Risk factors for and prediction of postintubation hypotension in critically ill adults: A multicenter prospective cohort study

On behalf of SCCM Discovery (Critical Care Research Network of Critical Care Medicine) HEMAIR Investigators Consortium¶

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Abstract

Objective Hypotension following endotracheal intubation in the ICU is associated with poor outcomes. There is no formal prediction tool to help estimate the onset of this hemodynamic compromise. Our objective was to derive and validate a prediction model for immediate hypotension following endotracheal intubation. Methods A multicenter, prospective, cohort study enrolling 934 adults who underwent endotracheal intubation across 16 medical/surgical ICUs in the United States from July 2015-January 2017 was conducted to derive and validate a prediction model for immediate hypotension following endotracheal intubation. We defined hypotension as: 1) mean arterial pressure <65 mmHg; 2) systolic blood pressure <80 mmHg and/or decrease in systolic blood pressure of 40% from baseline; 3) or the initiation or increase in any vasopressor in the 30 minutes following endotracheal intubation. Results Post-intubation hypotension developed in 344 (36.8%) patients. In the full cohort, 11 variables were independently associated with hypotension: increasing illness severity; increasing age; sepsis diagnosis; endotracheal intubation in the setting of cardiac arrest, mean arterial pressure <65 mmHg, and acute respiratory failure; diuretic use 24 hours preceding endotracheal intubation; decreasing systolic blood pressure from 130 mmHg; catecholamine and phenylephrine use immediately prior to endotracheal intubation; and use of etomidate during endotracheal intubation. A model excluding unstable patients’ pre-intubation (those receiving catecholamine vasopressors and/or who were intubated in the setting of cardiac arrest) was also developed and included the above variables with the exception of sepsis and etomidate. In the full cohort, the 11 variable model had a C-statistic of 0.75 (95% CI 0.72, 0.78). In the stable cohort, the 7 variable model C-statistic was 0.71 (95% CI 0.67, 0.75). In both cohorts, a clinical risk score was developed stratifying patients’ risk of hypotension. Conclusions A novel multivariable risk score predicted post-intubation hypotension with accuracy in both unstable and stable critically ill patients.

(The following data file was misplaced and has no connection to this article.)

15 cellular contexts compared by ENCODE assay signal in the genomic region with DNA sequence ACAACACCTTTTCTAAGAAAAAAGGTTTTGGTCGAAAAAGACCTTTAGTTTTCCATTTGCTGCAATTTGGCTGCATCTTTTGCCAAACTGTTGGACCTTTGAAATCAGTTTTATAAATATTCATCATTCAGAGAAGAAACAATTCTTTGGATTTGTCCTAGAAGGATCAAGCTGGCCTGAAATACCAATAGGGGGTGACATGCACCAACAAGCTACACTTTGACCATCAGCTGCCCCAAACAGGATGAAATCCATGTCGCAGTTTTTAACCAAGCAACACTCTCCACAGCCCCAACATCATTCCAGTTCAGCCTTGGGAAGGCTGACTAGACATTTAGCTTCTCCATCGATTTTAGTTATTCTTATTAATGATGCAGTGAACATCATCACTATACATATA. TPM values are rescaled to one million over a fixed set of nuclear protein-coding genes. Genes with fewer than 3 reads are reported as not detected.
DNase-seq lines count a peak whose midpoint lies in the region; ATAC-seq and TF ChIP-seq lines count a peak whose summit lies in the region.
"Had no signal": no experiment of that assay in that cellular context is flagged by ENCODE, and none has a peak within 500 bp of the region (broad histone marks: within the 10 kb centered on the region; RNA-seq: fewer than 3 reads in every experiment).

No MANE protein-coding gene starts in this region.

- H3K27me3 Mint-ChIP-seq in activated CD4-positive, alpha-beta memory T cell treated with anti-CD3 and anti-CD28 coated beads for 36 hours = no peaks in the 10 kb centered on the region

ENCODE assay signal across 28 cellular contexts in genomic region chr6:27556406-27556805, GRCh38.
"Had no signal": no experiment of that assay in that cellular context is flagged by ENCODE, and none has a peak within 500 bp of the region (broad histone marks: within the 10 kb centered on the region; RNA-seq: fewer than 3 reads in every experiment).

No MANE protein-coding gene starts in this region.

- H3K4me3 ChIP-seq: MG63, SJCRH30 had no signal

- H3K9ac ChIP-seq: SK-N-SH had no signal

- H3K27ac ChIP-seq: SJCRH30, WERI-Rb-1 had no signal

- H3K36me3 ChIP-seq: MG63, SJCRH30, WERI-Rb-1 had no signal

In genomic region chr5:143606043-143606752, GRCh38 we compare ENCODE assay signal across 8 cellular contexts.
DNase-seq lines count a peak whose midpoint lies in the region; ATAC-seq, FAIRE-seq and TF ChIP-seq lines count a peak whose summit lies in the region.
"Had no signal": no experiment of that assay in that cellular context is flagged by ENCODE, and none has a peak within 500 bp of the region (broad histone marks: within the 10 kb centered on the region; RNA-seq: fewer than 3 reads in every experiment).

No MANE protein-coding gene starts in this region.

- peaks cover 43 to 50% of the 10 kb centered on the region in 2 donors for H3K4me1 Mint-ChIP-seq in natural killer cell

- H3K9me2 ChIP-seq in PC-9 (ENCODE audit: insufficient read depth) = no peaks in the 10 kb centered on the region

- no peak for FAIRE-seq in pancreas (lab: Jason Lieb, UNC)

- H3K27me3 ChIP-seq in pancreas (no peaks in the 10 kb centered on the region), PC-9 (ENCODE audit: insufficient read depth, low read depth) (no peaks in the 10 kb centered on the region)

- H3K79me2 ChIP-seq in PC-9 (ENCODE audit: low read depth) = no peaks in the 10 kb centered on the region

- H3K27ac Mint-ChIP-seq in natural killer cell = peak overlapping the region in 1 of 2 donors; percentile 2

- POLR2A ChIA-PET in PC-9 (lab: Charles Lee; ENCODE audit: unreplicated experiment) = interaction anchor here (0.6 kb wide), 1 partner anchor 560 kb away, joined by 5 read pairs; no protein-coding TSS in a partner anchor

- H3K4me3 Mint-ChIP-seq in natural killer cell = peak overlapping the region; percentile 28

Original languageEnglish (US)
Article numbere0233852
JournalPloS one
Volume15
Issue number8 August
DOIs
StatePublished - Aug 2020

All Science Journal Classification (ASJC) codes

  • Biochemistry, Genetics and Molecular Biology(all)
  • Agricultural and Biological Sciences(all)
  • General

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